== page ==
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Nothing But the Truth byAvi. sat·ire Pronunciation [sat-ahyuh r] –noun Pronunciation 1. use of wit to criticize behavior: the use of wit, especially irony,

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Presentation on theme: "Nothing But the Truth byAvi. sat·ire Pronunciation [sat-ahyuh r] –noun Pronunciation 1. use of wit to criticize behavior: the use of wit, especially irony,"— Presentation transcript:

1 Nothing But the Truth byAvi

2 sat·ire Pronunciation [sat-ahyuh r] –noun Pronunciation 1. use of wit to criticize behavior: the use of wit, especially irony, sarcasm, and ridicule, to criticize faults 2. a literary composition, in verse or prose, in which human folly and vice are held up to scorn, derision, or ridicule. 3. a literary genre comprising such compositions. [Origin: 1500 Latin satira]

3 a novel composed of DOCUMENTS such as: announcements diary entries newspaper articles memos and telegrams friendly and business letters transcripts of conversations, phone calls, and discussions test questions and answers

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5 by Green Day Come together like a foot in a shoe Only this time I think I stuck my foot in my mouth Thinking out loud and acting in vain Knocking over anyone that stands in my way Sometimes I need to apologize Sometimes I need to admit that I ain’t right Sometimes I should just keep my mouth shut, Or only say hello Sometimes I still feel I’m walking alone Walk on eggshells on my old stomping ground Yet there’s really no one left that’s hanging around Isn’t that another familiar face Too drunk to figure out they’re fading away

6 It’s a free country. Politics makes strange bedfellows. “Children and fools tell the truth.” - Thomas Fuller “It takes two to speak the truth—one to speak, and another to hear.” - H.D. Thoreau “Telling the truth to people who misunderstand you is generally promoting falsehood.” - Anthony Hawkins “A truth that’s told with bad intent beats all the lies you can invent.” - William Blake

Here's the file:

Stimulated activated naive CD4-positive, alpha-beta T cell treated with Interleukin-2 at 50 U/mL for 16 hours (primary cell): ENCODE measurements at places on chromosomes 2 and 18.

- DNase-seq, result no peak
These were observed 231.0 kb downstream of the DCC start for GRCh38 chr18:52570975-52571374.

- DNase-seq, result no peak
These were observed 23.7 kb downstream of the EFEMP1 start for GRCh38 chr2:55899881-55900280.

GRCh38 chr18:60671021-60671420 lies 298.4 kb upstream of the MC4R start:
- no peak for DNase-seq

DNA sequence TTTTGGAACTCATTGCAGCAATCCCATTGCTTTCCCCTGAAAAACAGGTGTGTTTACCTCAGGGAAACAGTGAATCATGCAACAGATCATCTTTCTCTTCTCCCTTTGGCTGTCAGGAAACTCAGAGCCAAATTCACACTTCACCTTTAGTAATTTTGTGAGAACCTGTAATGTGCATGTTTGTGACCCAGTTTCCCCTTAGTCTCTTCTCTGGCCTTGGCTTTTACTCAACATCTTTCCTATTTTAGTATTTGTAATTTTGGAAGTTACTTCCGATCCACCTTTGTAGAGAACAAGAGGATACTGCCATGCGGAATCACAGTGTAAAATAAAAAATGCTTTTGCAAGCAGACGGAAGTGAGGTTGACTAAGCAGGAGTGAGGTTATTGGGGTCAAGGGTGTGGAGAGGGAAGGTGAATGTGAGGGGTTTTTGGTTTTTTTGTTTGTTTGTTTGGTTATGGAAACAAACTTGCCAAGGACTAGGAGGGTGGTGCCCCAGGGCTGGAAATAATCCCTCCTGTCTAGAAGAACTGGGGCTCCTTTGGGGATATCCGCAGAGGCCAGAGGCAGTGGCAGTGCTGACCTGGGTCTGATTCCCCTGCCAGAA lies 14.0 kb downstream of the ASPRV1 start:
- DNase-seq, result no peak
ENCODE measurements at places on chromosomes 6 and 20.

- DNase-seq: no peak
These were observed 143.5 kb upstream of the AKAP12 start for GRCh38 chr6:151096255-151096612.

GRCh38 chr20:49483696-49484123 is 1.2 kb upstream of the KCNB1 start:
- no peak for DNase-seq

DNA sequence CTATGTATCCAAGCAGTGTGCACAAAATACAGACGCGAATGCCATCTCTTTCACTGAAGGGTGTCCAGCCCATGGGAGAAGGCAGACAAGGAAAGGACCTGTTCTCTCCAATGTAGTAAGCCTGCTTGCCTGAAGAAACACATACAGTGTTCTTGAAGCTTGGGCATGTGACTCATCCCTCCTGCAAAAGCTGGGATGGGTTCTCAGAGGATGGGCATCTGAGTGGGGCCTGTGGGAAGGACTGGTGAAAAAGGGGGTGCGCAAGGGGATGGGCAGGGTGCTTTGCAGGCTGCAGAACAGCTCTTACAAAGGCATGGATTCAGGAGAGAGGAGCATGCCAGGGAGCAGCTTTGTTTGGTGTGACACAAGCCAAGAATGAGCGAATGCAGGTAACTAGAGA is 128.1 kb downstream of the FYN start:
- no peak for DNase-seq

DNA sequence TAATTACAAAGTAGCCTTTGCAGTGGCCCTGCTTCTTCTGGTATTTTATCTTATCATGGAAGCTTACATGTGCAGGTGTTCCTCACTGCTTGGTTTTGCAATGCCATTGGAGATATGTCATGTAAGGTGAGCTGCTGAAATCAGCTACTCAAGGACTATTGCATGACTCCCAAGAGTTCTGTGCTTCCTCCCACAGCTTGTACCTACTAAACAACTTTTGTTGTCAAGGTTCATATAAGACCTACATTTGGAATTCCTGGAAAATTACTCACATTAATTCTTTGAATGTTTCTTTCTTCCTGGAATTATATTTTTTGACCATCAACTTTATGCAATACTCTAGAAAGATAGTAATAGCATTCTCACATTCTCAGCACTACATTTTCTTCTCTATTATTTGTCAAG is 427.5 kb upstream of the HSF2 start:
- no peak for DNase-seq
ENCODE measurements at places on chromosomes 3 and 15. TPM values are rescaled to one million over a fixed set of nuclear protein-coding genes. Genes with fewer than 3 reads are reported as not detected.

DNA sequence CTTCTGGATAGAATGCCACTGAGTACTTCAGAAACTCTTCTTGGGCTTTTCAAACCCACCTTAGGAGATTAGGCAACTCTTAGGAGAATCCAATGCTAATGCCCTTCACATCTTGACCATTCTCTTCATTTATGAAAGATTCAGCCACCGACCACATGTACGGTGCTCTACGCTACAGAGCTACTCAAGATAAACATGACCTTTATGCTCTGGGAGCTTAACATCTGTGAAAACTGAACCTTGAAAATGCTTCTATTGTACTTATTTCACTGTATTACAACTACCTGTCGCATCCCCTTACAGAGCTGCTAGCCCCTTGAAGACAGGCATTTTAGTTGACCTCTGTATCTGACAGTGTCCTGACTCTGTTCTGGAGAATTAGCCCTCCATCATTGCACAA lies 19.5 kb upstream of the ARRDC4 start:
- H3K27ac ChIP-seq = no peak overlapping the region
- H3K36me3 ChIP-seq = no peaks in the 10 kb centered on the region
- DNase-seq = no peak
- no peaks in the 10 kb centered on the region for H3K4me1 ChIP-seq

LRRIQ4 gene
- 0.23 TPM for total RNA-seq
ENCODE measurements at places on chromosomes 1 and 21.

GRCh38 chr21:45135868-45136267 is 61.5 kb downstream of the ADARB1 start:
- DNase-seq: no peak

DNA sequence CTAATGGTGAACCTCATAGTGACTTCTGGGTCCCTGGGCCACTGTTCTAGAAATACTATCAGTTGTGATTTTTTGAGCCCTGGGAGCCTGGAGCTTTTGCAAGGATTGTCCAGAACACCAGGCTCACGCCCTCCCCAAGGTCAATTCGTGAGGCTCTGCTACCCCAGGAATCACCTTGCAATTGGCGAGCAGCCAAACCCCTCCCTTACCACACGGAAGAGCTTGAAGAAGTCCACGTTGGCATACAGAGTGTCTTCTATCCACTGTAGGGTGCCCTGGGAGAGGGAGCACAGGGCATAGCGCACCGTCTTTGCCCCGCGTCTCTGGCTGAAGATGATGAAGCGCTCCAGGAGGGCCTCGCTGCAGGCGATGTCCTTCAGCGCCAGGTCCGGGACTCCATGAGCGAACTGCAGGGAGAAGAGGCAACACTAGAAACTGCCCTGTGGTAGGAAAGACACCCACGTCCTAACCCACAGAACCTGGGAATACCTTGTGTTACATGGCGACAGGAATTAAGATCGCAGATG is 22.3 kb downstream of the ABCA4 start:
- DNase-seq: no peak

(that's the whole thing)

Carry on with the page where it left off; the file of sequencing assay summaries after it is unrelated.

7 It was 1814 and the United States had been waging war with the British for two years. Francis Scott Key, a Washington lawyer being held hostage aboard a British ship, watched in horror as the british attacked Fort McHenry. The incredible survival of Fort McHenry inspired Key to write “The Star Spangled Banner”

8 Oh, say, can you see by the dawn’s early light What so proudly we hailed at the twilight’s last gleaming Whose broad stripes and bright stars through the perilous fight O’er the ramparts we watched were so galantly streaming And the rocket’s red glare, the bombs bursting in air Gave proof through the night that our flag was still there Oh, say, does that star spangled banner yet wave O’er the land of the free and the home of the brave

9 Star Spangled Banner Places Heard behavior when listening year written author/poet written during which war verses heard occasions played or performed degree of difficulty

10 Do you swear to tell the truth, the whole truth, and nothing but the truth? Does anyone say no?

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12 Vocabulary steadfast 2.middling 3.carpe diem 4.assassinated 5.ramparts 6.facilitate 7.symbolic 8.portrayal 9.beneficiaries

13 1.steadfast – standing firm, not wavering 2.middling – ordinary, common place, average 3.carpe diem – seize the day 4.assassinated – to kill suddenly or secretly 5.ramparts – a raised mound of earth built for defensive purposes 6.facilitate – to assist or make easier 7.symbolic – serving as a symbol of something 8.portrayal – to act as someone else 9.beneficiaries – ones who benefit Vocabulary 1-6

14 1.foreseen 2.allocated 3.bickering 4.sprints 5.bedlam 6.vigilant 7.insolence 8.botched 9.bygones 10.infraction 11.obscure 12.arbitrary 13.condone Vocabulary 7-12

15 1.foreseen – to suspect or predict before it happens 2.allocated – to set apart for a special purpose 3.bickering - arguing 4.sprints – to run a short distance very fast 5.bedlam – a scene of noisy uproar or confusion 6.vigilant – ever alert, awake, and watchful 7.insolence – the quality of being rude and disrespectful 8.botched – ruined, harmed, or spoiled 9.bygones – that which is past 10.infraction – to break a rule, a violation 11.obscure – not clear, vague, hard to understand 12.arbitrary – subject to individual judgment 13.condone – to agree or go along with

16 Vocabulary squelches 2.provocative 3.animosity 4.misconstrue 5.expedite 6.sabbatical 7.equitable 8.prudent

17 Vocabulary squelches – prevents from being heard 2.provocative – to stimulate, provoke, or irritate 3.animosity – a feeling of strong dislike or ill will; hatred 4.misconstrue – to misinterpret or misunderstand 5.expedite – to speed up progress 6.sabbatical – a leave from one’s work 7.equitable – equal and fair 8.prudent – wise and reasonable

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